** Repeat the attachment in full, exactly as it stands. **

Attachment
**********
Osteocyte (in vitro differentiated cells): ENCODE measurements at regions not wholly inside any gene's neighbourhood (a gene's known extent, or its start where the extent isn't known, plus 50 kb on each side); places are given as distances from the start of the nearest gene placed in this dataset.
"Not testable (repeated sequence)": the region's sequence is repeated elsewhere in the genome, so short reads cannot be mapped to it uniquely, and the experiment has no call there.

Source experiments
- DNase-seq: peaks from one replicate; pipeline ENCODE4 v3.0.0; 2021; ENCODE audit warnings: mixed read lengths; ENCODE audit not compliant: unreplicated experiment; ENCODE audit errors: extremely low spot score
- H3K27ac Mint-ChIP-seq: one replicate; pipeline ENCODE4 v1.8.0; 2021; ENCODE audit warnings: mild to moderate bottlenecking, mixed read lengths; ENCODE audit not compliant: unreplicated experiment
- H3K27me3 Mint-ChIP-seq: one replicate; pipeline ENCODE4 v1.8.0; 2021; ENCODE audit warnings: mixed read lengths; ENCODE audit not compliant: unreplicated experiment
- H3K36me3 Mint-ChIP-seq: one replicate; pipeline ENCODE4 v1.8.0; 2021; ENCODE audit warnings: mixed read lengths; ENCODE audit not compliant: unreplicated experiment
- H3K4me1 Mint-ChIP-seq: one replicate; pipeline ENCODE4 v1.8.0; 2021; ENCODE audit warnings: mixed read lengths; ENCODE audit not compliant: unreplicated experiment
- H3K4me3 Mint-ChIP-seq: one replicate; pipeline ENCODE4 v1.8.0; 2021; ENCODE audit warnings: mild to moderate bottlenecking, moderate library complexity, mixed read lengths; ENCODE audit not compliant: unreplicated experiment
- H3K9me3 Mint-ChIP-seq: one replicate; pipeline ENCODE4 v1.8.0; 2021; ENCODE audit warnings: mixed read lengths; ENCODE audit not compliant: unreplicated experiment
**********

Osteocyte (in vitro differentiated cells): ENCODE measurements at regions not wholly inside any gene's neighbourhood (a gene's known extent, or its start where the extent isn't known, plus 50 kb on each side); places are given as distances from the start of the nearest gene placed in this dataset.
"Not testable (repeated sequence)": the region's sequence is repeated elsewhere in the genome, so short reads cannot be mapped to it uniquely, and the experiment has no call there.

Source experiments
- DNase-seq: peaks from one replicate; pipeline ENCODE4 v3.0.0; 2021; ENCODE audit warnings: mixed read lengths; ENCODE audit not compliant: unreplicated experiment; ENCODE audit errors: extremely low spot score
- H3K27ac Mint-ChIP-seq: one replicate; pipeline ENCODE4 v1.8.0; 2021; ENCODE audit warnings: mild to moderate bottlenecking, mixed read lengths; ENCODE audit not compliant: unreplicated experiment
- H3K27me3 Mint-ChIP-seq: one replicate; pipeline ENCODE4 v1.8.0; 2021; ENCODE audit warnings: mixed read lengths; ENCODE audit not compliant: unreplicated experiment
- H3K36me3 Mint-ChIP-seq: one replicate; pipeline ENCODE4 v1.8.0; 2021; ENCODE audit warnings: mixed read lengths; ENCODE audit not compliant: unreplicated experiment
- H3K4me1 Mint-ChIP-seq: one replicate; pipeline ENCODE4 v1.8.0; 2021; ENCODE audit warnings: mixed read lengths; ENCODE audit not compliant: unreplicated experiment
- H3K4me3 Mint-ChIP-seq: one replicate; pipeline ENCODE4 v1.8.0; 2021; ENCODE audit warnings: mild to moderate bottlenecking, moderate library complexity, mixed read lengths; ENCODE audit not compliant: unreplicated experiment
- H3K9me3 Mint-ChIP-seq: one replicate; pipeline ENCODE4 v1.8.0; 2021; ENCODE audit warnings: mixed read lengths; ENCODE audit not compliant: unreplicated experiment